4. Pass out the DNA discovery chart document. Tell students they may take notes on this document or on their own paper and that the focus of their research is listed on the document and can be summarized as:
- Who, when and where?
- What was the scientific research procedure?
- What were the results/data?
- What conclusions did the scientists draw from their data?
- Why do we care/why is this important to us now?
5. Summarize/review their overall task for this lesson series:
- Each student in each lab group will pick one of the four DNA discoveries to research and present to their lab group.
- Students will work with their topic expert group to learn more about their DNA experiments and take notes on the note sheet provided.
- Students will share out their information within their lab group.
- Each student will turn in their own illustrated explanations of each DNA discovery. This final work will be typed, detailed, in students' own words, with labeled color diagrams.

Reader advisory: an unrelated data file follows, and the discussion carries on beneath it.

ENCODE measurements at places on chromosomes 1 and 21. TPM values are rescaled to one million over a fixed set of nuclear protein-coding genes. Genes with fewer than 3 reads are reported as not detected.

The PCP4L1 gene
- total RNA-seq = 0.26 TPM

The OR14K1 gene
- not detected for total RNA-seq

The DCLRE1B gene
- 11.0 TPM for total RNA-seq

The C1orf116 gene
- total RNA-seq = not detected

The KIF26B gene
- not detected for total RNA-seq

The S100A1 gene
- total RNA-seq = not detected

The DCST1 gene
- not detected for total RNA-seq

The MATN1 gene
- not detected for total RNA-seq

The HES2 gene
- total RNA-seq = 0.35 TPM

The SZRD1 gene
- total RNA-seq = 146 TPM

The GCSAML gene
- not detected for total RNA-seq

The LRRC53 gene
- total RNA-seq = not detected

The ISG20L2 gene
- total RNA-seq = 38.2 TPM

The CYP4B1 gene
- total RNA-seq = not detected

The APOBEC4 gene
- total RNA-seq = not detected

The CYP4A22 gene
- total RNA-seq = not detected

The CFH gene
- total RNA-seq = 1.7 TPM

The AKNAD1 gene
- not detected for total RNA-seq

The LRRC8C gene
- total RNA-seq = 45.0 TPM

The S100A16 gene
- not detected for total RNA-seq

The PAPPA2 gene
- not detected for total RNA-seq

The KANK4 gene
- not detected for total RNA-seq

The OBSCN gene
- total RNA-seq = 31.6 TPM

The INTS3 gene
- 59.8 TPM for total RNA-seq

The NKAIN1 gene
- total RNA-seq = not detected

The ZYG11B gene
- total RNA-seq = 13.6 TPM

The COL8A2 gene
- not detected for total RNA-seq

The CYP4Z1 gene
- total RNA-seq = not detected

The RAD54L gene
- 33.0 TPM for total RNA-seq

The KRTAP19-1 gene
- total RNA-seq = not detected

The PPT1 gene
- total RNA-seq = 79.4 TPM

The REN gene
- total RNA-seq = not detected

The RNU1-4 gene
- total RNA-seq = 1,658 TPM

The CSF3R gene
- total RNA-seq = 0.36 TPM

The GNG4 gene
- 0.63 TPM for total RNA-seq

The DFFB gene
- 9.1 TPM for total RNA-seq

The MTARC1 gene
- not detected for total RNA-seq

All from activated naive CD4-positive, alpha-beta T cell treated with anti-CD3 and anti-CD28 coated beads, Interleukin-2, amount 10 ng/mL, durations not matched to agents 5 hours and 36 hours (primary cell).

- The overall learning goal is that by the end of this lesson series, students will be able to trace the history of our understanding of the structure and function of DNA over time.
1. Point out the expert group area locations around the room, one for each DNA discoveries letter group A-D.
2. Remind students that they tomorrow they can access their notes, our DNA discoveries slide presentation, and any of the web resources listed on their activity document using their personal devices, but that for today, I'd like them to focus on the information contained in their textbook.
- Note: I typically introduce the text as their primary source, and during the next segment of the lesson below and the following day, I encourage more use of other sources. My goal is to give them teacher and peer supported time to decipher the academic language of the textbook before going on to visual and summarized information in more casual language.
3. Review the expectations for today's work:
- Students will be on task throughout the class period.
- Students will collaborate with and assist each other as they research, learn, and take notes.
- Students will use classroom resources and consult with their teacher as needed in order to learn and complete their project goals.